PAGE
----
NEW YORK (AP) — Industrial metals and energy pared their losses Tuesday after the Federal Reserve said it would buy government debt, signaling that it will act to support the economic recovery as needed. Gold prices settled lower before the statement, but shot up in after-hours trading.
Commodities had been down more deeply earlier in the day as investors saw hints of a slowdown in demand in China and worried over a weakening economy in the U.S.
The Fed said Tuesday that economic growth would be "more modest" than it had predicted seven weeks ago. It said it would buy Treasurys using funds from its investments in mortgage securities to help support the recovery.
Gold, which investors buy as a safe haven asset, settled down $4.60 at $1,198 an ounce before the Fed announcement. But in after-hours trading, the December contract was up around $1,208 an ounce.
Silver for September delivery fell 8.4 cents to settle at $18.158 an ounce, while October platinum dropped $5.90 to $1,537 an ounce. Both rose higher after the Fed's statement.
September palladium fell $9.05 to settle at $470.60 an ounce, while copper slid 4.15 cents to $3.3125 a pound after a report showing China's appetite for imports weakening.
China is the world's largest importer of copper. The other industrial metals had also fallen more steeply earlier because of the Chinese report, which said China's imports rose 22.7 percent to $116.8 billion in July. That's down from the 34.1 percent rate of expansion in June.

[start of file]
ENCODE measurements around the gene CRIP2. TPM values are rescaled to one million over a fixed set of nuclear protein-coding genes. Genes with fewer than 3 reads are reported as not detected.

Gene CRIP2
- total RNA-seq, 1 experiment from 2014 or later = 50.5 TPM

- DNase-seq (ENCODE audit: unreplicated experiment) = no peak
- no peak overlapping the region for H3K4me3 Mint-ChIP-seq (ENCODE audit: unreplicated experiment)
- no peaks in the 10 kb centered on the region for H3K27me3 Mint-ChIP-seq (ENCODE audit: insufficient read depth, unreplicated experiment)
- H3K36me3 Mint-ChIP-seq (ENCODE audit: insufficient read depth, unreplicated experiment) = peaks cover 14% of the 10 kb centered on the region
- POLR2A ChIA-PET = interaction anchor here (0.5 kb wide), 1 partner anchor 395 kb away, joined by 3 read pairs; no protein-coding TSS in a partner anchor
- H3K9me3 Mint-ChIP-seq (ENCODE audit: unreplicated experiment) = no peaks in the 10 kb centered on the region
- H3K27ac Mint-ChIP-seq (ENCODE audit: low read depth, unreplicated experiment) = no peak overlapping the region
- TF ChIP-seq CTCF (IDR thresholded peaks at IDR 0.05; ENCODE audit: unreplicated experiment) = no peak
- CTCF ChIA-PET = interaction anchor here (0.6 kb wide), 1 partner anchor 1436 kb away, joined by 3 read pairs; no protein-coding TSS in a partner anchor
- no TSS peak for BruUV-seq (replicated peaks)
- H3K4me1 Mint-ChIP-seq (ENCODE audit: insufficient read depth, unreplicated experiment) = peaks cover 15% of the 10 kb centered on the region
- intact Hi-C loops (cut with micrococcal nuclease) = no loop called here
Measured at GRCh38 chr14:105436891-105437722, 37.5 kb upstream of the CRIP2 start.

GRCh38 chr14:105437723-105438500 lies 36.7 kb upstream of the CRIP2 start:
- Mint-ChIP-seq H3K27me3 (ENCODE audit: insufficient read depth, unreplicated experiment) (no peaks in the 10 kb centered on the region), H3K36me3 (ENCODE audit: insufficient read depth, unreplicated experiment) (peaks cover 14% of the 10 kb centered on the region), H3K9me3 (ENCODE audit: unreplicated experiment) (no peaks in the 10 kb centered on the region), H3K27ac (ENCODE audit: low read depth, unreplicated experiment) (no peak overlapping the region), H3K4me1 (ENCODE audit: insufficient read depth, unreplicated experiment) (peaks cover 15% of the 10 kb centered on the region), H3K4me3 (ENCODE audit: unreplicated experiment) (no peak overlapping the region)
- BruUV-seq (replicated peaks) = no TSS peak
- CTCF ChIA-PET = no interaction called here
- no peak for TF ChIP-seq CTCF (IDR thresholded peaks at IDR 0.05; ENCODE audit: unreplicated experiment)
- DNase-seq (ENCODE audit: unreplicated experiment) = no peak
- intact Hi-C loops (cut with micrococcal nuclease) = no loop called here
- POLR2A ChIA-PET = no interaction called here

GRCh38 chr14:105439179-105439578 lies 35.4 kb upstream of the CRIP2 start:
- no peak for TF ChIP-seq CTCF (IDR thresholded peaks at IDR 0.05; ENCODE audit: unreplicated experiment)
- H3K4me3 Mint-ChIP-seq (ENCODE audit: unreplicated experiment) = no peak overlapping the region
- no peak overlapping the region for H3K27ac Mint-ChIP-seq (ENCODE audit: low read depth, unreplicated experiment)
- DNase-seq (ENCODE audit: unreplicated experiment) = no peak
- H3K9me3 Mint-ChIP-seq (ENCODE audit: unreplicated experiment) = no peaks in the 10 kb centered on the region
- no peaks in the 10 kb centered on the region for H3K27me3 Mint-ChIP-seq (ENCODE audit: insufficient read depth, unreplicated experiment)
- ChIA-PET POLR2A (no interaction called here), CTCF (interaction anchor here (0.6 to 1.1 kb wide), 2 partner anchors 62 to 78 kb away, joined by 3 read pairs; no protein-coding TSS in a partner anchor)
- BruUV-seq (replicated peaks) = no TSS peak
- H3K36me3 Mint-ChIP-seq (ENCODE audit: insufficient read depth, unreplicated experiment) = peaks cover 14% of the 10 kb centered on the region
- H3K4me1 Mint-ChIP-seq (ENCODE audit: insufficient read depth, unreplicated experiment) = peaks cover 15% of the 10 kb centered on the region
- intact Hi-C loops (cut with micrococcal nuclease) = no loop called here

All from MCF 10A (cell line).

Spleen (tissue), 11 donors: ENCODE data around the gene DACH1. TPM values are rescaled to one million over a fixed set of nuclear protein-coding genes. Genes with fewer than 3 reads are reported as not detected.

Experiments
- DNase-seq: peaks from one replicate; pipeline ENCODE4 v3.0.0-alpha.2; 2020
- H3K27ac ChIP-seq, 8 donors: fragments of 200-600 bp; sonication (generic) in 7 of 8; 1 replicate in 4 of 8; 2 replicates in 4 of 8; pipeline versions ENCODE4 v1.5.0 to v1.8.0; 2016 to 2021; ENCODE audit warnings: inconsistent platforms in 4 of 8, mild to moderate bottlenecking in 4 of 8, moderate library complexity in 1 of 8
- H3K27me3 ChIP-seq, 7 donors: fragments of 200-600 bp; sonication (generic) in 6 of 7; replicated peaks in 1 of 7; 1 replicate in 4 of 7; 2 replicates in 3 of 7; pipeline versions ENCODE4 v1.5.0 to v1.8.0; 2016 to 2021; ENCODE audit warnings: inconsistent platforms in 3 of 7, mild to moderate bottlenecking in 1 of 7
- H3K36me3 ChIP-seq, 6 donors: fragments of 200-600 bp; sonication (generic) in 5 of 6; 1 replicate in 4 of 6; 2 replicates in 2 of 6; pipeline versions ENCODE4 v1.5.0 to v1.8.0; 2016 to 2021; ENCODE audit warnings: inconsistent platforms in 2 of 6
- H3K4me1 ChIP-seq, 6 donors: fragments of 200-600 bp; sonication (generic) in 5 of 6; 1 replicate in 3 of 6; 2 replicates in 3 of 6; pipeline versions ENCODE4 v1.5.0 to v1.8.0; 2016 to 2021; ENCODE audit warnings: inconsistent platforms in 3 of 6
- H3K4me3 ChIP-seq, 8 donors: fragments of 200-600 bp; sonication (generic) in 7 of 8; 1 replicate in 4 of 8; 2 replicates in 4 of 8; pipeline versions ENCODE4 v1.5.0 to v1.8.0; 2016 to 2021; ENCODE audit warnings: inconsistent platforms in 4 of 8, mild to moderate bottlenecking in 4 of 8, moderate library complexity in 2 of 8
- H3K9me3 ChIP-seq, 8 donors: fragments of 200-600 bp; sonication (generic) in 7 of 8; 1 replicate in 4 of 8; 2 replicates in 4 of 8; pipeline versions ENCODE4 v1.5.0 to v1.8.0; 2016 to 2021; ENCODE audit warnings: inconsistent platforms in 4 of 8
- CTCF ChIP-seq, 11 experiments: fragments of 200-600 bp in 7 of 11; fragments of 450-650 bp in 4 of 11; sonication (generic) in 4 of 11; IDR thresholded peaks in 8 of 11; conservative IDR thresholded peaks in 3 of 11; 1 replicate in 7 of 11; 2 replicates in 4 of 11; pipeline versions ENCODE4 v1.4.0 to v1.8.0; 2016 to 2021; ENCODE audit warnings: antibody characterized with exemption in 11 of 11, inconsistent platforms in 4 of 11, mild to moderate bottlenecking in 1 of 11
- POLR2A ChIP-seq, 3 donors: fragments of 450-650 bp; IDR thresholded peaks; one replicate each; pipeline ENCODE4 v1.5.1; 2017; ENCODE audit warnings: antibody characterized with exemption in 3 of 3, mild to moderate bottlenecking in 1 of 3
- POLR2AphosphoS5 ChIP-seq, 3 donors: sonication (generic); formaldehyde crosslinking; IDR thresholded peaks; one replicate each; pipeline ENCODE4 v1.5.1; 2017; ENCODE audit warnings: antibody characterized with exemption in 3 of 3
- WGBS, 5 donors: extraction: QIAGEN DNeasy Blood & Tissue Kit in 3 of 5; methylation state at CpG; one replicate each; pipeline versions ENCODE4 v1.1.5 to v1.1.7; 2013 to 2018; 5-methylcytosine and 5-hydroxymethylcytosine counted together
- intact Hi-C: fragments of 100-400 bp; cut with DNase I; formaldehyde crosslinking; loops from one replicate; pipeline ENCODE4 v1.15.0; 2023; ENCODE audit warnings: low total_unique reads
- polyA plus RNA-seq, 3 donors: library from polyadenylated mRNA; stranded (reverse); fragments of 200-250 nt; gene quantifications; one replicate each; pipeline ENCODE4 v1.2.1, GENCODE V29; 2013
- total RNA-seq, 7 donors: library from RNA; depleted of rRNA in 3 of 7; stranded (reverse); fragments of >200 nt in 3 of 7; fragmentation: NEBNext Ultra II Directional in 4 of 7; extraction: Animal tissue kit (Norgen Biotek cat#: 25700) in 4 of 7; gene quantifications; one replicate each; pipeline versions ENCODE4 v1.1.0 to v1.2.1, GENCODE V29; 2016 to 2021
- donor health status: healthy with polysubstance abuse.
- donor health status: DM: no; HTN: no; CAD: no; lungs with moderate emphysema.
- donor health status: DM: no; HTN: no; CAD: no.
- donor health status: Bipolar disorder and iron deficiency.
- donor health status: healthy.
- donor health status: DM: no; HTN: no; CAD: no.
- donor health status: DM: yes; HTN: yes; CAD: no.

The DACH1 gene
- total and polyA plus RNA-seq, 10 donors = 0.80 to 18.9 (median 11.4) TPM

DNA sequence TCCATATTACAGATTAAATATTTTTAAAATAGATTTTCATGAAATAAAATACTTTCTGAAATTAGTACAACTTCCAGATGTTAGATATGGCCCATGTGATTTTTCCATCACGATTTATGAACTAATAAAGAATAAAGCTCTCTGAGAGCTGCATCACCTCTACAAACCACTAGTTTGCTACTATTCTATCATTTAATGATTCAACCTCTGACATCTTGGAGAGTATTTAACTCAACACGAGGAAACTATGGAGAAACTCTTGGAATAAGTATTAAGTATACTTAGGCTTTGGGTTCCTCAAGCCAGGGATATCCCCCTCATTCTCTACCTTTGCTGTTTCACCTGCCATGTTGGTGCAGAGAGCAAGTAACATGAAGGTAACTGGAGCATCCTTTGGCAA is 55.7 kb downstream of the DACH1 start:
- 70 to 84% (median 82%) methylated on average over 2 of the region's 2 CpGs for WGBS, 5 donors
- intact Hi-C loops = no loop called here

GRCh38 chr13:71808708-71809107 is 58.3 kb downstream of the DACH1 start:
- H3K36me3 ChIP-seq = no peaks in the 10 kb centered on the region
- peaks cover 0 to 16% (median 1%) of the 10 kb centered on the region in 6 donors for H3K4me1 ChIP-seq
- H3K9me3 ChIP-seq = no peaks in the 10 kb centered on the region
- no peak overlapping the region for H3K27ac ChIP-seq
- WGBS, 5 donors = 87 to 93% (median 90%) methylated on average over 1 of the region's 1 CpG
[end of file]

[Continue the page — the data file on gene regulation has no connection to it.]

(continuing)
Energy prices also fell, although they pulled off their lows for the day after the Fed's report.
Crude, which had risen about 10 percent through July and August, nearly touching $83 last week, ended down $1.23, or 1.5 percent, to settle at $80.25 a barrel Tuesday. The September contract had dipped below $80 a barrel earlier in the day.
Heating oil slid $2.84 to $2.1254 a gallon, while natural gas fell 1.2 cents to $4.297 per 1,000 cubic feet and gasoline dropped 3.34 cents to $2.0853 a gallon.
"We've seen such a run up in commodities and the market in general" this summer, said Spencer Patton, founder and chief investment officer for hedge fund Steel Vine Investments LLC. "This could be the start of a little of a leg down, a pull back in the market."
Grains futures ended lower, and wheat prices continued to pull back from a two-year high hit last week after Russia said it was banning exports for the rest of the year because of a drought-ravaged crop.
Wheat for December delivery shed 17 cents to settle at $7.2675 a bushel, December corn dropped 9 cents to $4.09 a bushel and November soybeans lost 13 cents to $10.22 a bushel.